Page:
Epictetus, Discourses (ed. Thomas Wentworth Higginson), book 1 (search)
? If we were weighed in a scale, must not the heavier outweigh? "How then came Socrates to suffer such things from the Athenians?" O foolish man ! what mean you by SoSocrates? Express the fact as it is. Are you surprised that the mere body of Socrates should be carried away, and dragged to prison, by such as were stronger; that it sSocrates should be carried away, and dragged to prison, by such as were stronger; that it should be poisoned by hemlock and die? Do these things appear wonderful to you; these things unjust? Is it for such things as these that you accuse God? Had SocratesSocrates, then, no compensation for them? In what, then, to him, did the essence of good consist? Whom shall we regard, you or him? And what says he? "Anytus and Melitus mayhis poor man. advises me to what he thinks good for himself. I excuse him; for Socrates, too, excused the jailer, who wept when he was to drink the poison, and said, " How heartily he sheds tears for us !" Was it to him that Socrates said, " For this reason we sent the women out of the way"? No, but to his friends, - to such as w
Epictetus, Discourses (ed. Thomas Wentworth Higginson), book 2 (search)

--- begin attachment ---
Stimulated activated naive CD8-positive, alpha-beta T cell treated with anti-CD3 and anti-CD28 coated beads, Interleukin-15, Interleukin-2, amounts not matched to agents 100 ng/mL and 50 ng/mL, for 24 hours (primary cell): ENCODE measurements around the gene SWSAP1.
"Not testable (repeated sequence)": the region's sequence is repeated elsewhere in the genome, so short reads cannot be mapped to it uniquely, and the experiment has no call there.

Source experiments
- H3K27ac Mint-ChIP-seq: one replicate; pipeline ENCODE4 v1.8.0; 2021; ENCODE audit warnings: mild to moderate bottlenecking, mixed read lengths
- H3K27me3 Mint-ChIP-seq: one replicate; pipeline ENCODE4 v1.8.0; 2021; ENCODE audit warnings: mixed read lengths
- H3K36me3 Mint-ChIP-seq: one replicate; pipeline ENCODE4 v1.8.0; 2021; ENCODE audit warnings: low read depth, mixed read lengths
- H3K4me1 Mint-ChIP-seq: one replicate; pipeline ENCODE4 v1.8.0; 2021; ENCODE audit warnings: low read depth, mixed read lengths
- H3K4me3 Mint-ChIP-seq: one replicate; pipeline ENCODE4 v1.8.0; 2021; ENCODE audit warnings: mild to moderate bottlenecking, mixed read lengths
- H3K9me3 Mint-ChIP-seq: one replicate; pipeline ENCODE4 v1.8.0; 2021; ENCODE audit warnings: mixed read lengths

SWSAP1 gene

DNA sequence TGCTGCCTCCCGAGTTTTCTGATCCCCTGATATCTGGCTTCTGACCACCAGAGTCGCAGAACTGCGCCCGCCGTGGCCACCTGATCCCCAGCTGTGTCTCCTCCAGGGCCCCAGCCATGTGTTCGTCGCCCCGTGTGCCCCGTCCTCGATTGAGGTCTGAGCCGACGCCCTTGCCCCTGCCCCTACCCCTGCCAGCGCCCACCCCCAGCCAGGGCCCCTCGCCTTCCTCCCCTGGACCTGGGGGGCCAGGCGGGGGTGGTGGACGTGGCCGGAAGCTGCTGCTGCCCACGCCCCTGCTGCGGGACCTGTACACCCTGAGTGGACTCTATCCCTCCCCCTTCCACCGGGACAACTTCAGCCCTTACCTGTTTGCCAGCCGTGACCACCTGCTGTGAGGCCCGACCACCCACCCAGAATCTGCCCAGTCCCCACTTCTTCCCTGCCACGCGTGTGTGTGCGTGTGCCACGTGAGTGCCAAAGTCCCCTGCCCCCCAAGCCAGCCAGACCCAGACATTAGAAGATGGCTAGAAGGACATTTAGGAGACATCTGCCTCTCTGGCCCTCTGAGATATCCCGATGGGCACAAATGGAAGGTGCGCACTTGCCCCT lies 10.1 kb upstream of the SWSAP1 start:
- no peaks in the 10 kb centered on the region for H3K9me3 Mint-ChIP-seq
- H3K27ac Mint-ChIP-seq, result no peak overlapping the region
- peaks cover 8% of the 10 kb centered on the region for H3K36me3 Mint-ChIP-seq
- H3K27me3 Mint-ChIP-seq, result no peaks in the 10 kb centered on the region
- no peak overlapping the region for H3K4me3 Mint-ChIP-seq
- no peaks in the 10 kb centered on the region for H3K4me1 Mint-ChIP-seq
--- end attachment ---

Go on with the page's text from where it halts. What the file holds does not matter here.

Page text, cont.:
- H. Courage, then, ought to be opposed to death, and caution to the fear of death; whereas we, on the contrary, oppose to death, flight; and to these our false convictions concerning it, recklessness, and desperation, and assumed indifference. Socrates used, very properly, to call these things masks; for as masks appear shocking and formidable to children from their inexperience, so we are thus affected with regard to things for no other reason. For what constitutes a child? Ignorance. What cesires and aversions; whether you do not fail of what you wish, and incur what you would avoid; but, as to these 1 The prescribed form of manumission. - H. commonplace essays, if you are wise, you will take them, and destroy them. "Why? Did not Socrates write?" Yes; who so much? But how? As he had not always one at hand to argue against his principles, or be argued against in his turn, he argued with and examined himself, and always made practical application of some one great principle at leas